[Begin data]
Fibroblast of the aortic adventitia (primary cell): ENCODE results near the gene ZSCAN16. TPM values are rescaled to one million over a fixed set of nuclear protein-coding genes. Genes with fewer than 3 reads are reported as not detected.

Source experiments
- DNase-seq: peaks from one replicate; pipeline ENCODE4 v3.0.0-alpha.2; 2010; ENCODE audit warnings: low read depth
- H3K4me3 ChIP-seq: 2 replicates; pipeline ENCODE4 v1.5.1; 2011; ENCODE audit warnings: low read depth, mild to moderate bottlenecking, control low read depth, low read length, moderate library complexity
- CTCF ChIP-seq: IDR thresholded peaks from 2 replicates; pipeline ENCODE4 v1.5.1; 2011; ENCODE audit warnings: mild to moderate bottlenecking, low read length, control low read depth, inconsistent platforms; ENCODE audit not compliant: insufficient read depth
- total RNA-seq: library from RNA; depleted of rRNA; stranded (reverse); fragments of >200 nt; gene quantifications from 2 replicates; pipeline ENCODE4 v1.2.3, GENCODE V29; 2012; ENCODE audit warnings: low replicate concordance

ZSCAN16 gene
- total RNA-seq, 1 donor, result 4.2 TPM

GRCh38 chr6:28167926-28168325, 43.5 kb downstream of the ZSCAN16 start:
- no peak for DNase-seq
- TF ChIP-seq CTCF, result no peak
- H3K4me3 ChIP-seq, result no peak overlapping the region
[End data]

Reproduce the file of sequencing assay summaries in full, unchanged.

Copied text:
Fibroblast of the aortic adventitia (primary cell): ENCODE results near the gene ZSCAN16. TPM values are rescaled to one million over a fixed set of nuclear protein-coding genes. Genes with fewer than 3 reads are reported as not detected.

Source experiments
- DNase-seq: peaks from one replicate; pipeline ENCODE4 v3.0.0-alpha.2; 2010; ENCODE audit warnings: low read depth
- H3K4me3 ChIP-seq: 2 replicates; pipeline ENCODE4 v1.5.1; 2011; ENCODE audit warnings: low read depth, mild to moderate bottlenecking, control low read depth, low read length, moderate library complexity
- CTCF ChIP-seq: IDR thresholded peaks from 2 replicates; pipeline ENCODE4 v1.5.1; 2011; ENCODE audit warnings: mild to moderate bottlenecking, low read length, control low read depth, inconsistent platforms; ENCODE audit not compliant: insufficient read depth
- total RNA-seq: library from RNA; depleted of rRNA; stranded (reverse); fragments of >200 nt; gene quantifications from 2 replicates; pipeline ENCODE4 v1.2.3, GENCODE V29; 2012; ENCODE audit warnings: low replicate concordance

ZSCAN16 gene
- total RNA-seq, 1 donor, result 4.2 TPM

GRCh38 chr6:28167926-28168325, 43.5 kb downstream of the ZSCAN16 start:
- no peak for DNase-seq
- TF ChIP-seq CTCF, result no peak
- H3K4me3 ChIP-seq, result no peak overlapping the region